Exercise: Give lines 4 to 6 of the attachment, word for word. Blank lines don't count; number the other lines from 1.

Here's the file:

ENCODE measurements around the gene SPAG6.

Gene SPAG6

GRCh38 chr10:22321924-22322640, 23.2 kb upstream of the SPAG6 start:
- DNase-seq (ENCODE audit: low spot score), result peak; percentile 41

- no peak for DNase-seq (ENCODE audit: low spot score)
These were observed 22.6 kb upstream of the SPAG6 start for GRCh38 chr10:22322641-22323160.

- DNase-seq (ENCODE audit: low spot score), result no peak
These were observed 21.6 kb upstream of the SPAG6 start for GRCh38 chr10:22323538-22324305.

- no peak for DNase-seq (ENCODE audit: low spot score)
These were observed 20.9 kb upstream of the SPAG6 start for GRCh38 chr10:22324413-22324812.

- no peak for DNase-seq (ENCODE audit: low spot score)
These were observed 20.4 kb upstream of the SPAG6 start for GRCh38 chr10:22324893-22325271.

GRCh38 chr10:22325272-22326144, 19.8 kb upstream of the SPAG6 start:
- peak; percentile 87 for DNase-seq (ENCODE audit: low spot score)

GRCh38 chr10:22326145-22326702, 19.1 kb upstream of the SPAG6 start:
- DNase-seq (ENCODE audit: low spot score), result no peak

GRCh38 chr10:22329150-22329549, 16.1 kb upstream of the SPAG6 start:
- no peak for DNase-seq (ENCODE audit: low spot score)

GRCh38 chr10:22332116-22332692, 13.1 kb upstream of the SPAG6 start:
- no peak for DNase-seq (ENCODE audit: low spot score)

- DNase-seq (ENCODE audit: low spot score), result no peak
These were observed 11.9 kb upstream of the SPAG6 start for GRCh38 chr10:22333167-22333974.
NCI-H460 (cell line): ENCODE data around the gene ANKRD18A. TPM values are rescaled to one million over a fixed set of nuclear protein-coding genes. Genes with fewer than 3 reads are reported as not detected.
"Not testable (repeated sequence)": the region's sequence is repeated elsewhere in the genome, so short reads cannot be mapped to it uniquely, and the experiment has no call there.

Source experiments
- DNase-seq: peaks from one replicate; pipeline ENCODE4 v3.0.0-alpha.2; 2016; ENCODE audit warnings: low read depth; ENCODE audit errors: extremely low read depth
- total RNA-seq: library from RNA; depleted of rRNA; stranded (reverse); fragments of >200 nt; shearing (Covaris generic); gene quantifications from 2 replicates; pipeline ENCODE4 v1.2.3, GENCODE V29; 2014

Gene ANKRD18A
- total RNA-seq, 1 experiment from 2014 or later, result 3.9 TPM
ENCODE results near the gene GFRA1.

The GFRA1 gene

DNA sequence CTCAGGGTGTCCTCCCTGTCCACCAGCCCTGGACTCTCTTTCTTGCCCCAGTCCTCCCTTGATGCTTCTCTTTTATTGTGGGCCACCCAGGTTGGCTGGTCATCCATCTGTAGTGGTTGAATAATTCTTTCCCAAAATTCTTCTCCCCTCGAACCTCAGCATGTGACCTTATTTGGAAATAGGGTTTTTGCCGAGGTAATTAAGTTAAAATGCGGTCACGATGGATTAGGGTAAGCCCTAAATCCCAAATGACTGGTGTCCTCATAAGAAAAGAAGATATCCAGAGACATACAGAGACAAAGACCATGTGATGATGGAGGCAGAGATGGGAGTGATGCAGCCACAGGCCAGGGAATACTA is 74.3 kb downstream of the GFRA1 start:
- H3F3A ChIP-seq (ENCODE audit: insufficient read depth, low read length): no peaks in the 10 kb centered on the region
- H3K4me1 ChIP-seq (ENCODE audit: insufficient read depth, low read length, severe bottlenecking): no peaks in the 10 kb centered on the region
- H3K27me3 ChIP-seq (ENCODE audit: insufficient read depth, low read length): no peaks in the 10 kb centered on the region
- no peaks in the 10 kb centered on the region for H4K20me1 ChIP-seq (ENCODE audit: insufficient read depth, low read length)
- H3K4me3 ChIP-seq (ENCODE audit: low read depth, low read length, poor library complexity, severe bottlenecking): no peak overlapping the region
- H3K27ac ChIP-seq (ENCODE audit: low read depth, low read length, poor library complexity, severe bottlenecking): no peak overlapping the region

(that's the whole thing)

- DNase-seq (ENCODE audit: low spot score), result peak; percentile 41

- no peak for DNase-seq (ENCODE audit: low spot score)
These were observed 22.6 kb upstream of the SPAG6 start for GRCh38 chr10:22322641-22323160.